Work progresses at pace at Edinburgh’s first Passivhaus school
Work is progressing on a new classroom block on the grounds of Sciennes Primary, which will see it become the first Passivhaus primary school building in Edinburgh.
The extension will provide much-needed extra space for classrooms as Sciennes already has one of the largest rolls in the country and has been using temporary accommodation to cope.
The groundbreaking project will include features such as thermally broken foundations, quadruple glazing and air source heat pumps. A mechanical ventilation with heat recovery (MVHR) system will be installed and will provide fresh filtered air directly into classrooms whilst mitigating ventilation heat losses by up to 90%.
The structure uses stone-clad, cross-laminated timber (CLT), a comparatively low carbon option for minimising heat loss and for simplifying the airtightness of the building’s envelope. It will also adopt novel building materials such as Foamglas within the load-bearing construction to mitigate thermal bridges at the foundations, doors and windows.
The new classrooms will be situated behind the current grade B listed school building, which is providing an extra layer of difficulty to the build given space constraints onsite. The existing primary school building remains open during the build causing further complexity.
Outside of the classrooms, there will be a rain garden and permeable landscaping to minimise the discharge of surface water into the combined sewer. This will reduce the strain on the local combined sewer system and sewage treatment sites.
The development of the new Passivhaus classroom block comes as the Scottish Government announces plans for every domestic home in Scotland to be built to a Scottish equivalent standard.
The structural engineering and the structural embodied carbon calculations have been provided by Edinburgh-based Will Rudd and led by Jamie Paterson. Jamie is one of only a handful of structural engineers who is also a certified Passivhaus designer in Scotland.
Maxi Construction was awarded the £2.7 million contract to design and build the new classroom block by Edinburgh City Council. The project is scheduled to be finished in summer of this year.
Jamie Paterson, certified Passivhaus designer and senior engineer at Will Rudd Edinburgh, said: “It is so important that new buildings are designed to be “Net Zero ready” to avoid the need for future upgrades, which can often be costly and imperfect.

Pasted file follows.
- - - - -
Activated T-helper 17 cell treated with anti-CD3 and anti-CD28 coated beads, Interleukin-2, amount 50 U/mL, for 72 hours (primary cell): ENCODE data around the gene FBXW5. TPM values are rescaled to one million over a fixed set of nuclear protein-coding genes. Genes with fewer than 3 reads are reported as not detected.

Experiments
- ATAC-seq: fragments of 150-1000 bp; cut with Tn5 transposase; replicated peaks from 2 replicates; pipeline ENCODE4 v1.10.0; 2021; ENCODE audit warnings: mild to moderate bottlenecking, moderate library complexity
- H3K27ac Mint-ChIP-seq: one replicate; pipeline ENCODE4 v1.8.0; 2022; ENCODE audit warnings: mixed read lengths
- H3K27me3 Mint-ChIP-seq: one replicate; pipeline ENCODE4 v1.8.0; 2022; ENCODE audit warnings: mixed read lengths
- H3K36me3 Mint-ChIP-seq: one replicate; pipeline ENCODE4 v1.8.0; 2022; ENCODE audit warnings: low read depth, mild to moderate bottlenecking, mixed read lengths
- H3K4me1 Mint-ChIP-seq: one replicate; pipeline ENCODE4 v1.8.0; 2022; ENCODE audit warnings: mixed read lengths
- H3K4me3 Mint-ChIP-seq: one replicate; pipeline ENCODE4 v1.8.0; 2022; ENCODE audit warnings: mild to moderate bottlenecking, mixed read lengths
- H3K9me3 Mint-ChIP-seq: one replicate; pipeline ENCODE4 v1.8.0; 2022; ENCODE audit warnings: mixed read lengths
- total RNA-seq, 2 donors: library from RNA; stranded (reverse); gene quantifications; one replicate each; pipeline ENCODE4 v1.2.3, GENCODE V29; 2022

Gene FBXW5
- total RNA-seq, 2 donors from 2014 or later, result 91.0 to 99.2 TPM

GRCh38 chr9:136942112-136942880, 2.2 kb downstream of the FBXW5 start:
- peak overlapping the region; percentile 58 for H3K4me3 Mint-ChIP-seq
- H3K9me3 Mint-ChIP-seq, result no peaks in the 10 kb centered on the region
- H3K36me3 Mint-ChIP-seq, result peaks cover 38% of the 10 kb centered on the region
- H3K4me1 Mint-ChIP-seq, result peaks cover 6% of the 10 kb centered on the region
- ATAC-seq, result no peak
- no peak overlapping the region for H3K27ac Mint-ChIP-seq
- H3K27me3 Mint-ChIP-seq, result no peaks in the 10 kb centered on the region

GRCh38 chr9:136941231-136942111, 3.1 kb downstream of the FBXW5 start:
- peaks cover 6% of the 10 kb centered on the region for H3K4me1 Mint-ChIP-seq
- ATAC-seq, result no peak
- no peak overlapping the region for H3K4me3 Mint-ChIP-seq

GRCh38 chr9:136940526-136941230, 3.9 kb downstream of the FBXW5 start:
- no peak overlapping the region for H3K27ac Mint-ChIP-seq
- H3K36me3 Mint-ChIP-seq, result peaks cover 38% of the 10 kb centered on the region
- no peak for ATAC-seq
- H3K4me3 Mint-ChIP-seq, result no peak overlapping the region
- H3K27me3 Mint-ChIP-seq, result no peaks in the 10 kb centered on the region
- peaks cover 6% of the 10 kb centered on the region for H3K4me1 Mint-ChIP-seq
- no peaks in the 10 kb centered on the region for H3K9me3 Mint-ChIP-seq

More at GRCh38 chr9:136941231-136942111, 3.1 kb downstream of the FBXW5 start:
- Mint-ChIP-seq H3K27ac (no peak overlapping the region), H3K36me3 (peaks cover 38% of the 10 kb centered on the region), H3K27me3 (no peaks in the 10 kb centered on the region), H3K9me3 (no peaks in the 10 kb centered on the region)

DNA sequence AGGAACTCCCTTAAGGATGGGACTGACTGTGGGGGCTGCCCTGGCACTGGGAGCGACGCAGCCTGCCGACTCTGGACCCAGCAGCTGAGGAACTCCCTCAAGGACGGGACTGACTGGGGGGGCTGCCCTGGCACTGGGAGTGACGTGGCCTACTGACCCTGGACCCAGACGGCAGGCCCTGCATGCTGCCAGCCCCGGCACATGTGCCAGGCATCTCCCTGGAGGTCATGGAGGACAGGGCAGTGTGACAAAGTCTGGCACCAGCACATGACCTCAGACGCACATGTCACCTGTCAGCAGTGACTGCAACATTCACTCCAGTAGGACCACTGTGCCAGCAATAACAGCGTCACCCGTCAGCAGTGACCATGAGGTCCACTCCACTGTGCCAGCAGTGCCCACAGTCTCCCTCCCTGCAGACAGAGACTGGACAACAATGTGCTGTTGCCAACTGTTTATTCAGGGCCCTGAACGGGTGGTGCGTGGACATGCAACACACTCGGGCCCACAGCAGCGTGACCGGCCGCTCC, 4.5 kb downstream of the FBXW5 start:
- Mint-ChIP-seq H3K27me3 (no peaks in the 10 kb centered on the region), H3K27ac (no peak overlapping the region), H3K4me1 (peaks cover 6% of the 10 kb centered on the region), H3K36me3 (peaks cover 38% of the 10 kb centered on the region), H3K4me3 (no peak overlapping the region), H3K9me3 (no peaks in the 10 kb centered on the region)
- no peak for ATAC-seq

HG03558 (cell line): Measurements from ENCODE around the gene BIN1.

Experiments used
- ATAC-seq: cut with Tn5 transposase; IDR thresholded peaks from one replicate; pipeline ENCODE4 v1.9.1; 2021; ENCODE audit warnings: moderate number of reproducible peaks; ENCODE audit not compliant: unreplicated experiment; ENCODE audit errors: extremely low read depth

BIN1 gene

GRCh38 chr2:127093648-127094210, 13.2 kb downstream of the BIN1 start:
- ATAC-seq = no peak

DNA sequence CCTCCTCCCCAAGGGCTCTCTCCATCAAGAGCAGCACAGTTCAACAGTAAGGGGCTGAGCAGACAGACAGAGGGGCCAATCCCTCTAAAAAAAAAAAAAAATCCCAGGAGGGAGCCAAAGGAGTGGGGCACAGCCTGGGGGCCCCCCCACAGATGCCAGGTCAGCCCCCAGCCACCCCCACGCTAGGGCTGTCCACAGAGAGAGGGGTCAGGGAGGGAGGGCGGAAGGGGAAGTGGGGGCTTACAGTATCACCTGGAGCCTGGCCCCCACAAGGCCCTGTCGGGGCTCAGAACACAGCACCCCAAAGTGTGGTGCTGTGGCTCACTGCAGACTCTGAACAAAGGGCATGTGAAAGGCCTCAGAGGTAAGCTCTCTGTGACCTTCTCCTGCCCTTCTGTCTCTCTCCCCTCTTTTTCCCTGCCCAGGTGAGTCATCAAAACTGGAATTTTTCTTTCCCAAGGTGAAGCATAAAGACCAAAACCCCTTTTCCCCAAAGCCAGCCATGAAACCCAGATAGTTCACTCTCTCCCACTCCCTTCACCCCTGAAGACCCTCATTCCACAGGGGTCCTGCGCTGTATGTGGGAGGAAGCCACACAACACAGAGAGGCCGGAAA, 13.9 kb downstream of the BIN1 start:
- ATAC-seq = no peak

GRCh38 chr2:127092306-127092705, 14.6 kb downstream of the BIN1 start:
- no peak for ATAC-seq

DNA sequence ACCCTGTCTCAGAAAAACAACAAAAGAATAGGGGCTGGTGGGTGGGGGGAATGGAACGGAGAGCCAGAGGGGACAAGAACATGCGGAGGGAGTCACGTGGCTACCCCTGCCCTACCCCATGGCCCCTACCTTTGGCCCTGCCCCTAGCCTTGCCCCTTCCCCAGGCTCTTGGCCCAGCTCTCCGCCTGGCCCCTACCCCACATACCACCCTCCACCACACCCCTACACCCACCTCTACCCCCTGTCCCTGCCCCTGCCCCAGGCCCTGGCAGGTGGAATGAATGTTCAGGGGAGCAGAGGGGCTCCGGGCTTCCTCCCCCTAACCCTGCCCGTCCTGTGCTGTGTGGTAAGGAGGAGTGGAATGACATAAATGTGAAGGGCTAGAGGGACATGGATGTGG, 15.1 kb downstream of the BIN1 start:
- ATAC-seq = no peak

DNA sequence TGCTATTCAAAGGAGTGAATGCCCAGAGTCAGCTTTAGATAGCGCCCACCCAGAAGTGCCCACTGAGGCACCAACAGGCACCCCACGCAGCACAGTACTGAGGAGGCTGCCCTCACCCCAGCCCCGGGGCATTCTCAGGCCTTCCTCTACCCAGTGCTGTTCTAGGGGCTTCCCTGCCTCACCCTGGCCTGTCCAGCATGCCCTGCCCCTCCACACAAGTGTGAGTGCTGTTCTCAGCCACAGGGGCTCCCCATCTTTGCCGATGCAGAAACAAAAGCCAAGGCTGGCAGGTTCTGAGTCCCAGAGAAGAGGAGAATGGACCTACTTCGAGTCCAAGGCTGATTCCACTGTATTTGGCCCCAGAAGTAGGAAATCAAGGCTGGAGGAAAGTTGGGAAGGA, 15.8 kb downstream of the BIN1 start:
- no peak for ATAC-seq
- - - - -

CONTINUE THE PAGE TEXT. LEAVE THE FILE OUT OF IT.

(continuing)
“This new Passivhaus classroom block will provide an energy efficient building that will continue to improve as the national energy grid decarbonises. Adopting the Passivhaus standard in combination with embodied carbon conscious design is a huge step towards achieving the target of net zero by 2045.
“With quadruple glazing and state-of-the-art heating and ventilation systems, this building will not just have a very low carbon footprint, it will also save significantly on energy costs for years to come.
“Maxi Construction has been doing a great job on-site, evidenced by the recent interim air test of just 0.05 ACH. This figure is considerably better than required to meet the Passivhaus Standard and a great sign going into the next phase of construction works.
“As one of only a few structural engineers who is also a certified Passivhaus designer in Scotland, myself and Will Rudd are perfectly placed to assist in these sorts of builds. This is a first for Edinburgh, but it certainly won’t be the last.”
John Aitchison, Maxi Construction’s managing director, added: “At Maxi Construction we appreciate the importance of protecting our built environment and are actively educating and developing our team to be at the forefront of this movement to net zero by 2045.
“We’re honoured to be continuing our working relationship with The City of Edinburgh Council on their first Passivhaus primary school building. With such an educated team of designers behind us we’re enjoying our first experience of working to the Passivhaus standard.”